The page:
Suburban Voters Have Fled the GOP, but These Bastions Will Be Key for Trump's 2020 Re-election

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Posted: Nov 25, 2019 9:07 AM
Suburban Voters Have Fled the GOP, but These Bastions Will Be Key for Trump's 2020 Re-election

Source: AP Photo/Jeffrey McWhorter

Ignore the approval polls. They’re mostly trash and it doesn’t negate the fact that President Donald Trump is on track to be re-elected. For those who aren’t brainwashed liberals, this shouldn’t come as a shock. We have a Democratic Party that is making 2020 a year about destroying hundreds of millions of private health insurance plans, giving illegal aliens health care, decriminalizing border crossing, bashing cops, especially Immigration and Customs Enforcement, raising taxes, and killing jobs. Oh, and beheading those evil billionaires because envy is such an appealing characteristic in candidates. Also, pushing laws that would permit abortion up until the moment of birth and having taxpayers bear some of the cost is also not popular. 

You’ll hear a lot of talk about squishy moderate Republicans fleeing the party and ceding key territory to the Democrats. It happened in 2018 and 2019. That’s how Democrats retook Congress…because soft, moderate Republicans in suburbia didn’t like his rhetoric or Twitter usage. They’re traitors and no better than the Democrats. And when they crawl back, bloodied and beaten, because Democrats are not their friends, they should be left out in the cold. What’s that saying from House of Cards, “we’ll cleave you from the herd and watch you die in the wilderness.”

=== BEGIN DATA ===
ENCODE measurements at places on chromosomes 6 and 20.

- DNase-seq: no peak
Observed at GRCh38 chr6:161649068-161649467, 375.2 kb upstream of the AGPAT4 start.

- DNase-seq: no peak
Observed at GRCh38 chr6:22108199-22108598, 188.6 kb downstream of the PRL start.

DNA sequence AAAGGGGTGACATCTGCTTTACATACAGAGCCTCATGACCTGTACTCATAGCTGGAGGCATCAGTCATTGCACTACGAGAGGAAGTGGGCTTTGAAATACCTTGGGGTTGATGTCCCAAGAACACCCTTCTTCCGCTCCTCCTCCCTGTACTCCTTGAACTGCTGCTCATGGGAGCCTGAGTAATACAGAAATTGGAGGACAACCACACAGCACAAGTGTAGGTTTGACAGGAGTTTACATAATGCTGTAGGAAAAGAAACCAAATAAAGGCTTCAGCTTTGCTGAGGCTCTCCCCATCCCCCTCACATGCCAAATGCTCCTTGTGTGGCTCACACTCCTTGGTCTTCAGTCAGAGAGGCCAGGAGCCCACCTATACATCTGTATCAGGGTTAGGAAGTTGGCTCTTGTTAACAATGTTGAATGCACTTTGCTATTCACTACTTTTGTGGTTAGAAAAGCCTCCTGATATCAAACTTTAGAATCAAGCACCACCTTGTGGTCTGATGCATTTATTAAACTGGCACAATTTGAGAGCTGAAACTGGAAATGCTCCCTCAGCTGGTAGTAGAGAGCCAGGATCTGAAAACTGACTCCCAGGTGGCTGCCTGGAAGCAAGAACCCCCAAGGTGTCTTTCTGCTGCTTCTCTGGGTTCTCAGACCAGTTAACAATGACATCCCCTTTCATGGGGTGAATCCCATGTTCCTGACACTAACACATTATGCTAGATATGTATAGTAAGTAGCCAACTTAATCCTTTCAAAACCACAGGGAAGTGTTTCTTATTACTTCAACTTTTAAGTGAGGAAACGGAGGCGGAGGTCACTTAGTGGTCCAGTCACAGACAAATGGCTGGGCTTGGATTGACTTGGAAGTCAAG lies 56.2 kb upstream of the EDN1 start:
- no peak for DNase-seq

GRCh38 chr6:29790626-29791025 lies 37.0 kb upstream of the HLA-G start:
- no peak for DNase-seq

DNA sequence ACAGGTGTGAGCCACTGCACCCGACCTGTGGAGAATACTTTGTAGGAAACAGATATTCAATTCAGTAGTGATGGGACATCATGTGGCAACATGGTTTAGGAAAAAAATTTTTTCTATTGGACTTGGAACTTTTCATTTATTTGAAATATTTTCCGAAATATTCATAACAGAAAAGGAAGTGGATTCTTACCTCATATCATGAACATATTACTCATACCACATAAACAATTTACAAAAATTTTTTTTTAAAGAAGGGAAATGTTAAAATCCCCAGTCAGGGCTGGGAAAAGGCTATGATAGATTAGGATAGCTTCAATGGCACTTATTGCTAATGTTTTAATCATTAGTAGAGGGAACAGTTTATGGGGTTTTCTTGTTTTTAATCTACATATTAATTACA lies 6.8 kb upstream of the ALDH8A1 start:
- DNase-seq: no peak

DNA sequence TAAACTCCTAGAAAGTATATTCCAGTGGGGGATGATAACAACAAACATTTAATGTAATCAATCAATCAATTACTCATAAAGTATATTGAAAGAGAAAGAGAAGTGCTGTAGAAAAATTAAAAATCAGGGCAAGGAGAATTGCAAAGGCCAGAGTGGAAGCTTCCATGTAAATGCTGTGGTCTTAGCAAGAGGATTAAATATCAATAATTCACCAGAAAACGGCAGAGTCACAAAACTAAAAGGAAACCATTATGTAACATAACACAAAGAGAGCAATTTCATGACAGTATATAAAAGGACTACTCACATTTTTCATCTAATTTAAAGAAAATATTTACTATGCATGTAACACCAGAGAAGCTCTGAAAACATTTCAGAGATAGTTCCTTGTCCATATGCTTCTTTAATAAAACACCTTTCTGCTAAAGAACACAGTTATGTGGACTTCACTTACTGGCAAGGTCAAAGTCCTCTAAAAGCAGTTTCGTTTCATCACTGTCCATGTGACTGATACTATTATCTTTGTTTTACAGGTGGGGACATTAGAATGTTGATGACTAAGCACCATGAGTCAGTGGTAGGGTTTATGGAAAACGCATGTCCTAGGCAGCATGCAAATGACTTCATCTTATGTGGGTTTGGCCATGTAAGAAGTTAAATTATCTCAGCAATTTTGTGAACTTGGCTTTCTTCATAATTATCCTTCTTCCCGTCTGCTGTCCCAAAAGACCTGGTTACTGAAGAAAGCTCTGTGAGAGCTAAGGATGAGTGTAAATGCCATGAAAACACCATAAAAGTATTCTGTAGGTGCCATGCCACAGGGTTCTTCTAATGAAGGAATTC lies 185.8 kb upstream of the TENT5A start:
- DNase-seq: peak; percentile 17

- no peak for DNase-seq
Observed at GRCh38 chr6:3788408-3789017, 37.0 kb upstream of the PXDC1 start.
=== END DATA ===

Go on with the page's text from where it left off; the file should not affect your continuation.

Yet, as Salena Zito, who has documented the populist rise in American politics, noted, not all suburbs are equal and the ones around mostly working-class cities will be key in deciding whether Donald Trump gets another term in office. So far, the level of Trump support has not faded and many of these folks aren’t lifelong Republicans. As reported back in 2016, many are Obama voters who flipped for Trump and they number in the millions. Zito has crisscrossed the country, along with fellow writer Brad Todd, interviewing these people, getting a glimpse into their lives. The chasm between the two Americas is very real. For those on the Left Coast or along the Acela Corridor who simply cannot understand how Trump won, it’s because you’re not the majority of the country. And yeah, you haven’t met anyone from these parts, which is why I’m fairly confident Trump will win with a fine showing in the final Electoral College tally (via NY Post):

Conservative ideology alone did not unite this coalition. What did was conservatism fused with a populist distrust of big institutions including the media, DC politicians, Hollywood and corporations, all based in ZIP codes far removed from the people they supposedly serve.

Three years later, all 24 of the people we interviewed for “The Great Revolt” (except two we’ve been unable to reach) told us they have not wavered in their political allegiances.